But, then again, I’ve never been to Hurricane’s. “The cheapest whiskey I’ve seen in Hurricane’s over the years is J&B,” he says. “If you went there now, because it’s still early in the month, you’re going to find 15-year-old or 18-year-old Glenfiddich.” To be fair, though, Muntu’s aiming for the grey area.  “Look at ‘Pakistan’,” he says, his alternative title to a picture he has named Red Dress. He draws my attention to the image of a woman in a tight red dress leaning forward to kiss a friend. “I don’t know her bank balance, her financial status. By taking a photo of her, I have no interest in that. It’s just a place where people gather. Whether when you go home you’re going to sleep in the kitchen, no one cares.”

While the question of how blacks should or shouldn’t spend their newfound and/or hard-earned money is interesting only as a study in paternalism, it is the artist’s own portrayal of the upwardly bound that yields much more interesting conundrums. In a cluster of images closer to the entrance of the gallery, two suave-looking dudes seated at an outdoor table appear to heckle or be heckled by an elderly woman, her face blotched from years of bleaching. In another one, a hand pours whiskey into the flight path of a bike’s exhaust fumes, sending the spraying liquid (possibly) into the direction of the staring audience.

Then there are the BMWs – vintage, box-shaped 325is models refurbished to look brand new; well-worn classic shapes draped in racing colours, careening across makeshift tracks with staff-riding stuntmen; there are battle-weary “dolphins [E36’s]” doing figure eights on tight streets engulfed in plumes of tyre smoke and exhaust fumes. “In the East Rand, just like in Soweto, spinning [“drifting”] is still around but it had died down,” Muntu says.

Pointing to a picture taken in KwaThema, he says, “In Voslo, you can hardly come across a scene like this.” It’s the photo of the neon green BMW, stuntman hanging onto its door. The track is possibly in a residential area because Muntu says: “Someone realised there’s money to be made. People love the culture, and it’s a closed space. So someone thought, ‘Hey, I’ve got a BMW, how do we make money?”

Interestingly, Muntu says drifting’s comeback is largely helmed by working youths nostalgically mimicking the gangster aesthetic they grew up witnessing.
While most of the selection represents young adults enjoying routine recreational activities, a pair of photographs towards the tail end of the exhibition catches me off guard.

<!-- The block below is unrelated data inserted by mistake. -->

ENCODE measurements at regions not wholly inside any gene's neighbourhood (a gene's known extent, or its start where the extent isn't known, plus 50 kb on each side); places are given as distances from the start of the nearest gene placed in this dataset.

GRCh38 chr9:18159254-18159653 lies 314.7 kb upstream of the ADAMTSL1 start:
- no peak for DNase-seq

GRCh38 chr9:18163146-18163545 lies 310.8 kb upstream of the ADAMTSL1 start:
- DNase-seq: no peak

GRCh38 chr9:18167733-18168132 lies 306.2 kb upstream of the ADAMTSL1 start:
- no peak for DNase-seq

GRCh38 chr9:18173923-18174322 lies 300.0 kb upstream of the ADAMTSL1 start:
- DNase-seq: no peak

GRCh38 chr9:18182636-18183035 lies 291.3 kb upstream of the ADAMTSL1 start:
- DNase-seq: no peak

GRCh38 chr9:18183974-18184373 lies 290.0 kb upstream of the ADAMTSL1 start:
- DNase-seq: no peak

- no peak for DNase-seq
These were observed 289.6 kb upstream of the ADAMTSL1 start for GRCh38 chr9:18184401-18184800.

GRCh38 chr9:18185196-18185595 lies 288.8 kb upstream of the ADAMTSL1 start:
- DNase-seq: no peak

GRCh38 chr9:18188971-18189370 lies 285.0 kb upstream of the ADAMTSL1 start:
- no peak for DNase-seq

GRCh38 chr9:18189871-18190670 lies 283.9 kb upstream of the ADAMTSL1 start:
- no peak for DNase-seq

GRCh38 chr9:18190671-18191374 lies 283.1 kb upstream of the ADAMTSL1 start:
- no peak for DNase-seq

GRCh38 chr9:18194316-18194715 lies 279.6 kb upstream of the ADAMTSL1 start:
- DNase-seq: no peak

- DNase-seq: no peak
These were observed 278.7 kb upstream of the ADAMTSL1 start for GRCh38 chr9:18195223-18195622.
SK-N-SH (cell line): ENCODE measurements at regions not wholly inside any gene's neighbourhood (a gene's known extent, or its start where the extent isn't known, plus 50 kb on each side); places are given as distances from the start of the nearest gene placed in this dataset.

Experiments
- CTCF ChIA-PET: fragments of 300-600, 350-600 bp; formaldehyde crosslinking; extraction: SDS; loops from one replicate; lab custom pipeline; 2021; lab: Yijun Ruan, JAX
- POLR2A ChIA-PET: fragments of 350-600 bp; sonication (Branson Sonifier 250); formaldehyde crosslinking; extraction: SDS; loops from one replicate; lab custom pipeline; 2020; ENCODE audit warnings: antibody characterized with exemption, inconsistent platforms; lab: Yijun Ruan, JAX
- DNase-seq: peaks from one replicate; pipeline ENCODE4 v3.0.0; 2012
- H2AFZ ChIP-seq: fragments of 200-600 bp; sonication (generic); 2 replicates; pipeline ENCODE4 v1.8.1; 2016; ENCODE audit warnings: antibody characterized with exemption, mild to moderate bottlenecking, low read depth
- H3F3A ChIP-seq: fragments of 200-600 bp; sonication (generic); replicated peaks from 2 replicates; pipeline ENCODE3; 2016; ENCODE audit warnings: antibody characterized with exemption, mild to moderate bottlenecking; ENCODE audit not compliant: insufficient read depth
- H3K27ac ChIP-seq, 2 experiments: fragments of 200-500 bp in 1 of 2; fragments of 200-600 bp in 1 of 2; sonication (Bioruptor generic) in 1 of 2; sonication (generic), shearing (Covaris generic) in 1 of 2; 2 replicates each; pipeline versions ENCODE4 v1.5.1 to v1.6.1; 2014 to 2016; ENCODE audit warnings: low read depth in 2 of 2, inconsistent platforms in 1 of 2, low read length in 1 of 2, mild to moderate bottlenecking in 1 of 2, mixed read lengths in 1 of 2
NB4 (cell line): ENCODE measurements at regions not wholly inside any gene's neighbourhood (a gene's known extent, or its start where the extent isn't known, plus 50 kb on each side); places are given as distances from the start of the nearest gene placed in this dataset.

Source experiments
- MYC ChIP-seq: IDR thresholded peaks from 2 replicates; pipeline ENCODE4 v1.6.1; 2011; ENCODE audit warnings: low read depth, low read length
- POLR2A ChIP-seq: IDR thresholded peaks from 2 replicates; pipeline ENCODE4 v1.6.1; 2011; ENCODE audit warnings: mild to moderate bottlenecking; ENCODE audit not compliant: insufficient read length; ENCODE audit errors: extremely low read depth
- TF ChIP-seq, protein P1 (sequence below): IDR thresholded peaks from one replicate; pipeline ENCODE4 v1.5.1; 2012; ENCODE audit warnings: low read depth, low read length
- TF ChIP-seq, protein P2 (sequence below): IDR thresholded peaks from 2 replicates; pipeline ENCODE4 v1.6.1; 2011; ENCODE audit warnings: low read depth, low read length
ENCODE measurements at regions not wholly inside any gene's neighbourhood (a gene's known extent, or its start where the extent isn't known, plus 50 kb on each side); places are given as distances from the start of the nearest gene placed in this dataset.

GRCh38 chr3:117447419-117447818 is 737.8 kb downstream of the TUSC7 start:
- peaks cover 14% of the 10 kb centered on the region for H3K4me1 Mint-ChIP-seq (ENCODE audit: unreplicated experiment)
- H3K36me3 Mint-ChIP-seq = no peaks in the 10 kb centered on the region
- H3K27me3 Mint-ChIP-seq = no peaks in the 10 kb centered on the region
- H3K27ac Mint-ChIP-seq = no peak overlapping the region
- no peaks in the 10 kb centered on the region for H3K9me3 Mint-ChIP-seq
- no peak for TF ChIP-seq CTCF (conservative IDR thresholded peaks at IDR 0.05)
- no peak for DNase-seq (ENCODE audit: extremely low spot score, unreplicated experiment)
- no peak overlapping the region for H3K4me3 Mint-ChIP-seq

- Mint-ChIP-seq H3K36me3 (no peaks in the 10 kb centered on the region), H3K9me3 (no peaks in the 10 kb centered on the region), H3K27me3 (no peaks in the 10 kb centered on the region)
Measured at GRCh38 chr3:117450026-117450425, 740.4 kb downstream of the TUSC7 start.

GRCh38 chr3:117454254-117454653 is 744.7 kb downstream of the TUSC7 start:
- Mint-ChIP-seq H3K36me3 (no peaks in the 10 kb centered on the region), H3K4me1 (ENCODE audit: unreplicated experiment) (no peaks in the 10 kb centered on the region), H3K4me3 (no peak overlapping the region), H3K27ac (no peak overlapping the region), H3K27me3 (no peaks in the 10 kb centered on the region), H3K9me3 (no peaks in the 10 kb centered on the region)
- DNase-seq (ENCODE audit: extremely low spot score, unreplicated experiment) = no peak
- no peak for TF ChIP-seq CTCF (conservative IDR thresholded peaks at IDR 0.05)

There is one of a dancing man taken at Hurricane’s, titled Bula Sekele. The man is captured in the evening, under the golden glow of streetlights, enjoying a lone transcendental, or perhaps drunken, moment.

The spherical glow of the lights seem to accentuate his metaphorical distance from the crowd, speaking to both the religious fervor with which house music is consumed in this country as well as how it is often accompanied by worldly manifestations of excess. Perhaps this is Muntu’s central critique, but my eye is also drawn to the audience − acutely aware, not so much of the man being photographed, but more of the process of compressing a moment for the multivalent assumptions of posterity.

The other photograph is of a group of children staring at something from behind a mesh wire fence in the soft afternoon light. The kids wear all manner of expressions, but all seem to be embedding the images they are witnessing in their minds. Although in the same residential precinct, they seem miles apart from the children in Muntu’s photographs from some years ago, enjoying the Blk Jks side by side with their “parents”. I wonder out aloud about how Muntu has chosen to frame these children, from the outside looking in. “The parents of these kids, the same ones who expose them to this lifestyle, have a lot of work to do,” he says. “We all want the good things in life … There’s a guy who’s going to get a job to get his gusheshe [325is], but there’s one who is going to want it now. He’s gonna hit Grade 10 and be like, ‘You know what? I’m wasting my time here.’”


The Politics of Bling: An East Rand Culture Quest opens at Goethe on Main (245 Main Street, Johannesburg) on February 6 and runs until March 16